Thinking about financial planning is natural when you face life’s transitions, but transitions themselves are also a natural deterrent for planning. Having talked to many people who are interested in financial planning, one of the most common question I’ve got is, “Should I wait to make a financial plan until… (when I start that new job, when my baby is born, when we move to the new location, when I finalize my house purchase, etc.)?” People have reservations about making a financial plan when they know something is going to change soon in the future, and inevitably we want to wait until we get to that ideal “stable” place before we commit to something that will map out our financial life for the long-term.
I personally, likely many globally mobile young professionals, have failed victim to this kind of mindset. It is difficult to plan for the future when you don’t know where you will end up in two or three years, maybe to places with different cost of living, employment opportunities, and availability of quality schools. Facing all these variability in our lives, it is easy for us to leave planning for the long-term in the back burner and only focus on the near future.
But does a stable life really exist? Or are changes just a constant in life that we all need to plan for?
Think about it. Starting from graduation in college, we are constantly in transitions- changing multiple jobs to get to the position you want, moving to be closer to your significant others, going to graduate school, getting married, buying a family home, having children, moving to better school district for children, developing a second career, etc. And these are just the good parts, not counting the divorce, loss of family members, job insecurity, or unexpected health issues.
Our life is made up of transitions. We should have a financial plan that mimics life- continuously evolving and adaptable to changes. Instead of waiting for the stable period of life that will never arrive, you should have a plan in place that prepares you for the changes that will surely come one day.
How do you make a “fluid” financial plan like this? I suggest following the steps below:
#1: Establish a Baseline
First and foremost, you can only control what you know. Therefore it is important for you to be able to dissect your current financial picture and identify all the moving parts. Some parts will be fairly stable, while others will change when you face a new transition. Knowing the “baseline” help you prepare for the “shock” that a transition will bring to your finances, both immediately and for the long-term.
The best way to do this is simply going through the financial planning process, either based on your current financial situation, or according to a scenario that is achievable and allow you to meet your goals with certain probability. (To learn what my ideal financial plan look like, read my previous post: A Good Financial Plan.)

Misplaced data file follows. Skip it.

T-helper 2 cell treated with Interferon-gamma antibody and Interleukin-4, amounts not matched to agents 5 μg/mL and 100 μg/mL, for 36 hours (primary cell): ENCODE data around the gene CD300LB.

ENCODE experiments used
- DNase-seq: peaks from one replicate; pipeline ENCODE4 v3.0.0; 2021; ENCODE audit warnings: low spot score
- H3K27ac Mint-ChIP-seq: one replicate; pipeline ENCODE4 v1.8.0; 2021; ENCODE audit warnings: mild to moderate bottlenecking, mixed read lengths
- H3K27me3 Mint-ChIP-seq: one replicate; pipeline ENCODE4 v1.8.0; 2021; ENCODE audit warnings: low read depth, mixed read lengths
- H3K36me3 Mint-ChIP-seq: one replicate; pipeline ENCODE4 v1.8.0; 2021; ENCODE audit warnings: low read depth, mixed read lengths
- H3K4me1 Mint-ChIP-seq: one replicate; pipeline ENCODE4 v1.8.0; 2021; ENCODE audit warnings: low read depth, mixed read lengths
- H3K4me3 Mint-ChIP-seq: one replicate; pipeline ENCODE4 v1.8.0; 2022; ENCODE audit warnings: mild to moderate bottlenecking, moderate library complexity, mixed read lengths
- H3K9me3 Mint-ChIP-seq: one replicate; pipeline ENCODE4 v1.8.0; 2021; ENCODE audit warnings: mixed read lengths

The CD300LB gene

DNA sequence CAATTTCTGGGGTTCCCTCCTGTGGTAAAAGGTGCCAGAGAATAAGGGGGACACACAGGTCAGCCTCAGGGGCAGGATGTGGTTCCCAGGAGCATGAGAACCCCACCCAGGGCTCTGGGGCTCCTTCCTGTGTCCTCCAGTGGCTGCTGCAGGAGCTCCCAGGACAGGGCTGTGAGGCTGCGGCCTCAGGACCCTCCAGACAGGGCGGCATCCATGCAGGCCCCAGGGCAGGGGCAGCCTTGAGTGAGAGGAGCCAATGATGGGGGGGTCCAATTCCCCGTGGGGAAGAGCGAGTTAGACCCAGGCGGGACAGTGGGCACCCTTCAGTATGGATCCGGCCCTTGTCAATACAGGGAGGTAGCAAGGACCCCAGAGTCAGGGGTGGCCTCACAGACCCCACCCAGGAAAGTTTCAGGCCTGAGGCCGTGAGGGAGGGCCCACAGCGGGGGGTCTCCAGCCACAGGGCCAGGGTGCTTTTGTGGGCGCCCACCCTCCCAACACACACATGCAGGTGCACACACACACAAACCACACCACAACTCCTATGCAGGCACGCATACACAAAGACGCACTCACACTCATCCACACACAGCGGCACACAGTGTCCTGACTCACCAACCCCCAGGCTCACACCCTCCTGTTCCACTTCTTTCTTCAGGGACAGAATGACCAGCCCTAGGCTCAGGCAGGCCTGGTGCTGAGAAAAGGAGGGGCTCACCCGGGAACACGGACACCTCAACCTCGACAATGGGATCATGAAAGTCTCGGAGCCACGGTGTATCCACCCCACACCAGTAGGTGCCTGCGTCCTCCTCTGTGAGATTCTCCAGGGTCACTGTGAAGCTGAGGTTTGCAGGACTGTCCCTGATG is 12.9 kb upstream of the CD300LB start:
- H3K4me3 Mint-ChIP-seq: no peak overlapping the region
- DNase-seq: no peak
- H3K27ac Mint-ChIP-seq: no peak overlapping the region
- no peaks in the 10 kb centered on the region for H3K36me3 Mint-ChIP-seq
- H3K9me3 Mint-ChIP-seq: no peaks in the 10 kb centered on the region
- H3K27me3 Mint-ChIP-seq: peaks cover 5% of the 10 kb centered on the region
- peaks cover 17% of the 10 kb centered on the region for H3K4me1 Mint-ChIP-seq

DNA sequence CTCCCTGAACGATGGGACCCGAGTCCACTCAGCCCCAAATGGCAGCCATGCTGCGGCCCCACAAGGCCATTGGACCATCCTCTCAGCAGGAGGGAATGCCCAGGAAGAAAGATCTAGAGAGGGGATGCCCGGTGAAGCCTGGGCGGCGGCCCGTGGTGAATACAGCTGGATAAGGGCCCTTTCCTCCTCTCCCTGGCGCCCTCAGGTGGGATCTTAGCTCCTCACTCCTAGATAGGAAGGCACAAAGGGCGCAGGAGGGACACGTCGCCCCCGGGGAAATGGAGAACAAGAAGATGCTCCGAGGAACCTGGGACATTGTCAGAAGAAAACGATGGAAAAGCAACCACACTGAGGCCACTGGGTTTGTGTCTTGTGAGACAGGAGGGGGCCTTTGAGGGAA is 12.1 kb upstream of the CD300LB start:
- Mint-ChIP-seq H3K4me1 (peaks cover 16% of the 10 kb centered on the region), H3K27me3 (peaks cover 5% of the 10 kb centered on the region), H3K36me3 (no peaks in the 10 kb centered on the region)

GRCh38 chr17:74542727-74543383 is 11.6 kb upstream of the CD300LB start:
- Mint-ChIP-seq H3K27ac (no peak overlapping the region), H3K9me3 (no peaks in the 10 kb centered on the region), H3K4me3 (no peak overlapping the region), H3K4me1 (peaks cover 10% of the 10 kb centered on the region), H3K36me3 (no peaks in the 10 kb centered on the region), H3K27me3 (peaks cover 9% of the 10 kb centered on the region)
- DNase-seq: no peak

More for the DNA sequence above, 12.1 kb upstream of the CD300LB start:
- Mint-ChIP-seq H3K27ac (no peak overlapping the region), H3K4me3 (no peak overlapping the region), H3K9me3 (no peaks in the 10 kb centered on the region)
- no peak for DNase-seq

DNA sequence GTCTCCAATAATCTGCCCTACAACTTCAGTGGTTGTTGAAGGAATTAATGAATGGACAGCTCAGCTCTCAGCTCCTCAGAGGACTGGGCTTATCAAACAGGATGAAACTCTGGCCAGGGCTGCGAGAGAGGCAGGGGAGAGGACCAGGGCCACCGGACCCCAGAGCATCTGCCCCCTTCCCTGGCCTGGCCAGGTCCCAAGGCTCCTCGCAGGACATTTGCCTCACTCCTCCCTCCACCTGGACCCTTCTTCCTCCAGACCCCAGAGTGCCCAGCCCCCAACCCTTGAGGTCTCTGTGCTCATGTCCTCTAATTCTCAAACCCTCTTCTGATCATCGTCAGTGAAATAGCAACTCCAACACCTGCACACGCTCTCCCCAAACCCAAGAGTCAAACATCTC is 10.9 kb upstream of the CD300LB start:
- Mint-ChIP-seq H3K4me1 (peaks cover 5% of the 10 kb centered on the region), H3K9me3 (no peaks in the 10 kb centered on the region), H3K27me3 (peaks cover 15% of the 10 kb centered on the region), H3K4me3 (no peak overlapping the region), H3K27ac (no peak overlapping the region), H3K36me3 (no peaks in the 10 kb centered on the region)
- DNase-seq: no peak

Once you establish a baseline scenario, you should be able to easily identify the various components of your finances and how likely you are going to meeting your saving goals. An example of these building blocks is illustrated below.
#2: Create policies for better times
When we face transitions, the most acute change is the level of our disposable income. If it remains the same or more, it’s fairly easy to add to your baseline. All you need to decide is how to allocate the additional resources, either to spend, save more, or pay down debt. A forward looking plan will include some policies on this front. For example, a policy can read like:
“I will save 50% of the future after-tax income increase for down payment on a bigger house.”
“I will contribute 5% more in 401(k) when I receive the student loan repayment award to pay off my student loan balance.”
Putting these types of policies in place in advance is also a great way to help you make sure you save for the long-term. (Read my related post: Save more tomorrow.)
#3: Stress-test your saving goals
What happens then if we will have less disposable income after the transition? While our immediate reaction is to find out where we can cut back, ultimately the real important step is to find out how that impact our saving pattern.
Stress-testing your saving goals simply mean that if you have to decrease your savings for certain goals by 5%, 10%, or even 50%, in a short or long period of time, how does the likelihood of meeting your individual goals change? These different scenarios serve as guidelines for what you have to do when the transition actually hits- cutting some other expenses, saving a little less in the short-term, or looking for other income source. The analysis can also play into the decision of whether you want to take the leap for transition, such as starting your own business.
A fluid financial plan not only keeps you grounded with what you can control, but more importantly prepares you for the inevitable changes coming to your life. It also reduces the need to constantly modify your plan, and decreases the feeling of not really sure where you stand when you make a transition. Of course there will be circumstances that require changes to the original plan. That is why engaging in the help of financial planning professionals periodically is also important.
So I say the changes on the horizon are no excuse for avoiding planning; it’s really the reason why you need planning. What do you think?